With the present process, it is possible in a curtain coating procedure and when the spreading layer and the accelerating layer are used, to select a curtain height between the coating edge and the surface of the object to be coated, of from 10 to 100 mm and preferably from 15 to 50 mm, so that the curtain does not flutter, and the conventional protection devices for protecting the curtain are unnecessary.
Particularly high coating rates with a good casting quality are achieved with the V-caster in that the layer package over which the spreading layer is cast, is supplied on one side of the V-shaped caster block, and the accelerating layer is supplied on the other side, so that the accelerating layer is only combined with the layer package at the casting edge during the formation of the free-falling curtain.
The process for the production of multilayered coatings by means of an accelerating layer and a spreading layer will now be described in more detail in the following with reference to the drawings, using the example of a coating of photographic materials.
FIG. 1 illustrates a section through a beak caster for carrying out the curtain coating process, and
FIG. 2 illustrates a section through a V-caster for carrying out the curtain coating process.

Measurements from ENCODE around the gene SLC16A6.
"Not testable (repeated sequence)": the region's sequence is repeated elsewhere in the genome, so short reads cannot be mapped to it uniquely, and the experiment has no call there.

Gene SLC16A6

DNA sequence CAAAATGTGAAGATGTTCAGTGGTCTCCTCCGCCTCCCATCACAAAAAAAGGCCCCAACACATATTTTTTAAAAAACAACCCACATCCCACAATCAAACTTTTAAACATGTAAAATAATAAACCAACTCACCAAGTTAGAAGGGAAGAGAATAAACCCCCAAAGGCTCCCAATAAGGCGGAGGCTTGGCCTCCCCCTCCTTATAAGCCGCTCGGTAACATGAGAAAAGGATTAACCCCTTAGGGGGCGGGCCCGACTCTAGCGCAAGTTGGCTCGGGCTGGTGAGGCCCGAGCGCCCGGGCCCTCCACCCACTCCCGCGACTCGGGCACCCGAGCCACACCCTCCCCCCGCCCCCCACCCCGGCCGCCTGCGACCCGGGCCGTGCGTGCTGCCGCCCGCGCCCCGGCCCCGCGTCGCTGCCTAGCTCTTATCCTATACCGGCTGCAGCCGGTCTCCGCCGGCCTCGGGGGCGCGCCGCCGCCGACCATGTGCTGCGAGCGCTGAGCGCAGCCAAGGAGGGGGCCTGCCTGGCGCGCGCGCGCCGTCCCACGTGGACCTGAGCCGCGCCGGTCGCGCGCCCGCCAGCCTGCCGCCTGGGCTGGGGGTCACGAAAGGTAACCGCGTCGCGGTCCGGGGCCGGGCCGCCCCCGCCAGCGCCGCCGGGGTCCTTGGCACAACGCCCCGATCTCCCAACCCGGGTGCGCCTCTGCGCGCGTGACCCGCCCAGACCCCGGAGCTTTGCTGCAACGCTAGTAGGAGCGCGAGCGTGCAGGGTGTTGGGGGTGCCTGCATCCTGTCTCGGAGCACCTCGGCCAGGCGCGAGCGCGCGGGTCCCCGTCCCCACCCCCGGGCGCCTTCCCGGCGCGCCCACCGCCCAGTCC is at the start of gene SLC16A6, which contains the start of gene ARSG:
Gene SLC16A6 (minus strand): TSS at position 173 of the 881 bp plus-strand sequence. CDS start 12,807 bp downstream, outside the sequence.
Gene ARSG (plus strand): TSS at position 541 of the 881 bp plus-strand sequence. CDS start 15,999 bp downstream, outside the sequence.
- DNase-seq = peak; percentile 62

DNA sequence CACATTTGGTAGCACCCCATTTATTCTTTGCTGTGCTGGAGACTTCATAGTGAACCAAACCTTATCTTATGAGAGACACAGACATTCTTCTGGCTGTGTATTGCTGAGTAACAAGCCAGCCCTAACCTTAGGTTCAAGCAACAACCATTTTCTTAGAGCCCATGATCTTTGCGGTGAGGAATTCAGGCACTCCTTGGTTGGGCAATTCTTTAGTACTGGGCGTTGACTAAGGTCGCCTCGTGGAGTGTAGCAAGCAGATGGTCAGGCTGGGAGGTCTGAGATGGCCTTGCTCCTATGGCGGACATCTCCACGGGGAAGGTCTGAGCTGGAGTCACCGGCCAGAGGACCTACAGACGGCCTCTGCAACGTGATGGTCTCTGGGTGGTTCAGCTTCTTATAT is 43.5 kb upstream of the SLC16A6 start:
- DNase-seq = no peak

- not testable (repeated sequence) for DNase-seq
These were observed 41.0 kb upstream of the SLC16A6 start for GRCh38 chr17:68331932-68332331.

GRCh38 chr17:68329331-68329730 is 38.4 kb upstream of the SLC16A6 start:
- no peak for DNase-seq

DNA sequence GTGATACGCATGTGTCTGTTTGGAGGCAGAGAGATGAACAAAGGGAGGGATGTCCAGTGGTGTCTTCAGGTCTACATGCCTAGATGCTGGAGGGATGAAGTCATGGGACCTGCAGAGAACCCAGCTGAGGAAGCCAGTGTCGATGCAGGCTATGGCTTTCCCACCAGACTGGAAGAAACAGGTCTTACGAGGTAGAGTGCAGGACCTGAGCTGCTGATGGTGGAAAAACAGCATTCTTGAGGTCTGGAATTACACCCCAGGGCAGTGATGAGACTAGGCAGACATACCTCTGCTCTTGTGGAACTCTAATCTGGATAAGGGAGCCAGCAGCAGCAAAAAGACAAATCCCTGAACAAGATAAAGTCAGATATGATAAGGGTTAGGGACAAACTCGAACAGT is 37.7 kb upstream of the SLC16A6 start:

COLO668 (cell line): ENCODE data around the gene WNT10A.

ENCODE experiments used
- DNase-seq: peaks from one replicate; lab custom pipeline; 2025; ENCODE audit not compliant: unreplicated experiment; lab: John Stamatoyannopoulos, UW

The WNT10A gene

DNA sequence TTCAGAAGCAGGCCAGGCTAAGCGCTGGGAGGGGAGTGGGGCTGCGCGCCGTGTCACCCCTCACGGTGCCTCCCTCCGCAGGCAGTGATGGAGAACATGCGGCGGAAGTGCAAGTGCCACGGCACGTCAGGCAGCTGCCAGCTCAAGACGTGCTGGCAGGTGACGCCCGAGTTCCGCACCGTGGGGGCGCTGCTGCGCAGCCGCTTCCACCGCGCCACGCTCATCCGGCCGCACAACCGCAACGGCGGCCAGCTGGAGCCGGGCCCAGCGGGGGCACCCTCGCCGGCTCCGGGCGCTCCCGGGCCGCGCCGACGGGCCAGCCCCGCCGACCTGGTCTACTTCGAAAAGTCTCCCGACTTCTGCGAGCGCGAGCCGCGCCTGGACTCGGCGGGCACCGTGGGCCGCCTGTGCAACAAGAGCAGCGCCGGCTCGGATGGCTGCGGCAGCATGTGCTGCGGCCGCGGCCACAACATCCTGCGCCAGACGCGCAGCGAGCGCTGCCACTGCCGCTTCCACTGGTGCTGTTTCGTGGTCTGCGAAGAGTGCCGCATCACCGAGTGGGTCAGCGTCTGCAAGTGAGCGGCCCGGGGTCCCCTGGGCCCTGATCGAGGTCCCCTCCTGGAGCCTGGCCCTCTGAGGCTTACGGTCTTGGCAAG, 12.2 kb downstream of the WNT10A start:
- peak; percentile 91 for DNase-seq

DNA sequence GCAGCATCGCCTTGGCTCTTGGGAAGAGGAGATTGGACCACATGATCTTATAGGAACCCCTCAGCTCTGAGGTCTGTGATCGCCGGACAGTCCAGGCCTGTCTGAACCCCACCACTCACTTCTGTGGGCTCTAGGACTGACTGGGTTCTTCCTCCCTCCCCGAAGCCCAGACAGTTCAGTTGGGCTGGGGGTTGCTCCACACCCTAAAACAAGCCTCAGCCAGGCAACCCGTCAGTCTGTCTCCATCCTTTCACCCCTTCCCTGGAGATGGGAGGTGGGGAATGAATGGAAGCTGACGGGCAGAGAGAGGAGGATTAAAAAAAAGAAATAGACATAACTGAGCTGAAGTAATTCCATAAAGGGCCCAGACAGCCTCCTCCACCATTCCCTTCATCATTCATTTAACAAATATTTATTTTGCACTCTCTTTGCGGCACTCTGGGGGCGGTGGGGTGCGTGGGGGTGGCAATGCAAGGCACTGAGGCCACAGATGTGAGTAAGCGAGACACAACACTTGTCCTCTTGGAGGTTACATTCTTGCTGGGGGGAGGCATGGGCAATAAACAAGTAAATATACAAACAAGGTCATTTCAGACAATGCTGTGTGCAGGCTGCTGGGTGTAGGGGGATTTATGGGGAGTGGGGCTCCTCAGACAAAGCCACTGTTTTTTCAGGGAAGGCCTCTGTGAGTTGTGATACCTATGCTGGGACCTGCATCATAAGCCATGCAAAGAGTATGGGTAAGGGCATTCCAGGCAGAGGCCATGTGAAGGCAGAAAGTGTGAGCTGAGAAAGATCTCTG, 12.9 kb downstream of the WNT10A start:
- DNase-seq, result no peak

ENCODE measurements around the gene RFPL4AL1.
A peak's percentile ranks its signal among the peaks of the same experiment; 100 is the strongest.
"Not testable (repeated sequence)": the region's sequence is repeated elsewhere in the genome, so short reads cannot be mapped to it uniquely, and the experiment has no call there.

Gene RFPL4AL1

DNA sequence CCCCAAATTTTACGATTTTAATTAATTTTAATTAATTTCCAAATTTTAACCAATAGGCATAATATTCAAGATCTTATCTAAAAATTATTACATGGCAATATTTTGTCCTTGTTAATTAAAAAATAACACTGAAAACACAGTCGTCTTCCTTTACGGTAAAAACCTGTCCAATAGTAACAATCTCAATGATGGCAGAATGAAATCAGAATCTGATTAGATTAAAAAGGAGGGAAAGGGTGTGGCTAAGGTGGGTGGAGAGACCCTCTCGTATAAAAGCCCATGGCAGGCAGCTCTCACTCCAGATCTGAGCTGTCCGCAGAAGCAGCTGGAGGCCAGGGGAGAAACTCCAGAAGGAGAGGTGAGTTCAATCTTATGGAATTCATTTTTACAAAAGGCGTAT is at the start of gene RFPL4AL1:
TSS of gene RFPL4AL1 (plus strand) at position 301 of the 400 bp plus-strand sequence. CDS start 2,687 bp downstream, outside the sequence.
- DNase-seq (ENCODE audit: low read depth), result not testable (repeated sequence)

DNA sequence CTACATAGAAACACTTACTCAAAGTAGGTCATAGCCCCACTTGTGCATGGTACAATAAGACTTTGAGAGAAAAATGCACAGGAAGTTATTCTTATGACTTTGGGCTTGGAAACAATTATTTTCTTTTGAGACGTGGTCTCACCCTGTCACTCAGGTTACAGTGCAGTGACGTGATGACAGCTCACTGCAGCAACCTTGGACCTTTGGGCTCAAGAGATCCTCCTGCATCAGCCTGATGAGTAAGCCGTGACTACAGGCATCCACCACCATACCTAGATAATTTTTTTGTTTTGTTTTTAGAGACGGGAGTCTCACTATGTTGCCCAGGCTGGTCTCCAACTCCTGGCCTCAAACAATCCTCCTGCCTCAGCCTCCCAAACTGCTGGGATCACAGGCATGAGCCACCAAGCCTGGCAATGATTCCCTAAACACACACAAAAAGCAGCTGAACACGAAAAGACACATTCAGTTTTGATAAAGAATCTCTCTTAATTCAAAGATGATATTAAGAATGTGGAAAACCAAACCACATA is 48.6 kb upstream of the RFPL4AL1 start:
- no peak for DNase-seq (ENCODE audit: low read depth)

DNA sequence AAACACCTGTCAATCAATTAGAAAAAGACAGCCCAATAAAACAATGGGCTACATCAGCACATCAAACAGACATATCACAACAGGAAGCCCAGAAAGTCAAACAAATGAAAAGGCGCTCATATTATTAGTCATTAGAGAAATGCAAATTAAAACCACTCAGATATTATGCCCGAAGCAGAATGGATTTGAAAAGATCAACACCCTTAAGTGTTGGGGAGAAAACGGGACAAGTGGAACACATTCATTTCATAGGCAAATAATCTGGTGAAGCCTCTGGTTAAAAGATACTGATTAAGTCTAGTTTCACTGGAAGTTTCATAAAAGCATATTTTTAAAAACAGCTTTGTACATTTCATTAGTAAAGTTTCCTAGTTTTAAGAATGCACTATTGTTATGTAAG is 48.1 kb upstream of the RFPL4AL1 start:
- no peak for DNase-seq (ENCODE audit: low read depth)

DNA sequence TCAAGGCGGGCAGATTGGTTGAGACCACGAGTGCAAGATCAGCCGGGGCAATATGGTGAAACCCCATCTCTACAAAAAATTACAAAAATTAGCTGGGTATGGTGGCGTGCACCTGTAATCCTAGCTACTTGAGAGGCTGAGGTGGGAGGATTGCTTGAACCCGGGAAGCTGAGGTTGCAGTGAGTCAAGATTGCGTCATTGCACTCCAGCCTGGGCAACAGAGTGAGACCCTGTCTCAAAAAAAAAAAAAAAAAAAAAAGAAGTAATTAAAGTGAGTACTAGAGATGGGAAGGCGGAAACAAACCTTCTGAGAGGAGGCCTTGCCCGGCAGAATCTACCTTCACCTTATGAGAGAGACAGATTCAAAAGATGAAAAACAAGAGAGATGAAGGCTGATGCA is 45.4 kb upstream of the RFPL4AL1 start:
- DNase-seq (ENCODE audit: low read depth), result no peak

FIG. 1 is a simplified schematic view which illustrates a known beak caster for the curtain coating process for only one high viscosity layer 11 which is embedded between an accelerating layer 7 and a spreading layer 8. The coating liquids 7, 8, 11 are supplied from the outside to distributor chambers 5 (arrows), and issue from outlet slits 9.1, 9.2 and 9.5 onto an inclined surfaces 3 flowing over one another under gravity towards the beak-shaped caster edge 4. A curtain 12 which forms at the caster edge 4, falls freely through a height h and is deposited on a web 1 which is advanced by a casting roller 6. The accelerating layer 7 greatly facilitates the separation of the layer package 8, 11 from the caster edge 4 and causes a good wetting of the web 1, so that coating may be effected at comparatively high speeds and the quality of the coating 2 is improved. The spreading layer 8 shields the high viscosity layer 11 from external influences and stabilizes and smooths to a considerable extent the free-falling liquid curtain 12.